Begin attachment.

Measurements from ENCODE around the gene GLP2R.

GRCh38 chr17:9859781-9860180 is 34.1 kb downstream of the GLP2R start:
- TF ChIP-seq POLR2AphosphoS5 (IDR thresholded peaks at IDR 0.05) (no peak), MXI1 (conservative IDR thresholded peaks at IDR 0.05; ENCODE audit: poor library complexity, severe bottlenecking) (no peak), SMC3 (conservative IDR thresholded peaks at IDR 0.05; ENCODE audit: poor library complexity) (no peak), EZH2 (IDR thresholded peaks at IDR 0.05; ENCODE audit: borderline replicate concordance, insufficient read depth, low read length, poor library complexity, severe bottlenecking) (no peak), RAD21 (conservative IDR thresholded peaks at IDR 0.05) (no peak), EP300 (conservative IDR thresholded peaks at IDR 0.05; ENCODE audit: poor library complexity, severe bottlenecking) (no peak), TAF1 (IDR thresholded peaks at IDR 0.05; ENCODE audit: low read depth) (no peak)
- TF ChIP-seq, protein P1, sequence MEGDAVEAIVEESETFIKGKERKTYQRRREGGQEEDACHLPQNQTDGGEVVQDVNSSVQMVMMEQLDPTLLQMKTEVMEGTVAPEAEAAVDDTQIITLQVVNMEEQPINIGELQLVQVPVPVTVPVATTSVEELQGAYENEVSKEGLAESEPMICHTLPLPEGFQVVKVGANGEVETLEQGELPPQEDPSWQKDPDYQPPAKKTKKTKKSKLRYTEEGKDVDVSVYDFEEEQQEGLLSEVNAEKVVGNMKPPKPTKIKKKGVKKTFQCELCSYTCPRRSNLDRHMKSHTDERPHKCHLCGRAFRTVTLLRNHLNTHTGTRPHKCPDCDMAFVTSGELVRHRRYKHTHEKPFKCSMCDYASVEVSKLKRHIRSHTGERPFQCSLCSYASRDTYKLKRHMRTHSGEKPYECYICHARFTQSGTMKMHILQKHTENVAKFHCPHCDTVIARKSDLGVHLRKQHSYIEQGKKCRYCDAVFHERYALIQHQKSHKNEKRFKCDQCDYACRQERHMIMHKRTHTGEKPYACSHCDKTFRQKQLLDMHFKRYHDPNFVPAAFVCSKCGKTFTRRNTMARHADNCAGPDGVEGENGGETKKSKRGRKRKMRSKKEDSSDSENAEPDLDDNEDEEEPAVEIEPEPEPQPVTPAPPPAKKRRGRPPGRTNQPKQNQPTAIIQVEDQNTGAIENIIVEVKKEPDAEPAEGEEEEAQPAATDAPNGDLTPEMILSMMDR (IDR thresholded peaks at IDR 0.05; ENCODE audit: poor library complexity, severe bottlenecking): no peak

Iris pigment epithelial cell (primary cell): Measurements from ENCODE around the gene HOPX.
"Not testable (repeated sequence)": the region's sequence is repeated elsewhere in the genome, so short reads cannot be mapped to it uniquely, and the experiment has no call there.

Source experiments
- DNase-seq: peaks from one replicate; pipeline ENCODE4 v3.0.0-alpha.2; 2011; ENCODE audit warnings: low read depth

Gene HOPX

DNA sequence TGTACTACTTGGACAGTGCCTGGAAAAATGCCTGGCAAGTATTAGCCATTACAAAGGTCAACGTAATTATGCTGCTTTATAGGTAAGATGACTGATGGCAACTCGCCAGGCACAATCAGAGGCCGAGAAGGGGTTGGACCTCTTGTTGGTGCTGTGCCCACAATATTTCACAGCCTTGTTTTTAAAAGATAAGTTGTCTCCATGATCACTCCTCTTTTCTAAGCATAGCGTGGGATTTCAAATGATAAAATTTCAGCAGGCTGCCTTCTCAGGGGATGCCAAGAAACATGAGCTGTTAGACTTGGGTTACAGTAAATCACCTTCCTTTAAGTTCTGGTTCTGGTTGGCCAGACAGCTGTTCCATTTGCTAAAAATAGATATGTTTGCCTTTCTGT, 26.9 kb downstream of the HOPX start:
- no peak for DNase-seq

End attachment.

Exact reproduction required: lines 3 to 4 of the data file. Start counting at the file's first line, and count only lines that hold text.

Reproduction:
- TF ChIP-seq POLR2AphosphoS5 (IDR thresholded peaks at IDR 0.05) (no peak), MXI1 (conservative IDR thresholded peaks at IDR 0.05; ENCODE audit: poor library complexity, severe bottlenecking) (no peak), SMC3 (conservative IDR thresholded peaks at IDR 0.05; ENCODE audit: poor library complexity) (no peak), EZH2 (IDR thresholded peaks at IDR 0.05; ENCODE audit: borderline replicate concordance, insufficient read depth, low read length, poor library complexity, severe bottlenecking) (no peak), RAD21 (conservative IDR thresholded peaks at IDR 0.05) (no peak), EP300 (conservative IDR thresholded peaks at IDR 0.05; ENCODE audit: poor library complexity, severe bottlenecking) (no peak), TAF1 (IDR thresholded peaks at IDR 0.05; ENCODE audit: low read depth) (no peak)
- TF ChIP-seq, protein P1, sequence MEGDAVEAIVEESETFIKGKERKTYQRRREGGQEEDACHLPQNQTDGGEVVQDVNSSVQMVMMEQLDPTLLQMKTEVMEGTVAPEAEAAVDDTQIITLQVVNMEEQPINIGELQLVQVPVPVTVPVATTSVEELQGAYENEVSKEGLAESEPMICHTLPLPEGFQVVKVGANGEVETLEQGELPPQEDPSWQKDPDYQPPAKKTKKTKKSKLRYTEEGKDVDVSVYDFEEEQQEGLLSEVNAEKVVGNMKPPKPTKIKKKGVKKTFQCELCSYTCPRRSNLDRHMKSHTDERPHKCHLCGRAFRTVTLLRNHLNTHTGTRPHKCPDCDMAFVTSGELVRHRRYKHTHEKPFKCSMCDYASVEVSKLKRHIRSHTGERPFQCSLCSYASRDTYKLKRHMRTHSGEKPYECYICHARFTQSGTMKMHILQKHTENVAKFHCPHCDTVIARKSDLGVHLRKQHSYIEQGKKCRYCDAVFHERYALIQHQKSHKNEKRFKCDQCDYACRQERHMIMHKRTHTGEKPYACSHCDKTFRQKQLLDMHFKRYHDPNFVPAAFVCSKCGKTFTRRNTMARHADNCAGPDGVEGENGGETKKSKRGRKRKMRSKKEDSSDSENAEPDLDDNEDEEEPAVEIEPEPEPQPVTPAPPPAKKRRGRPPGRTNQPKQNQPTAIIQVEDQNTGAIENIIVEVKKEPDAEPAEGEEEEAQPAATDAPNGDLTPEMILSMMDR (IDR thresholded peaks at IDR 0.05; ENCODE audit: poor library complexity, severe bottlenecking): no peak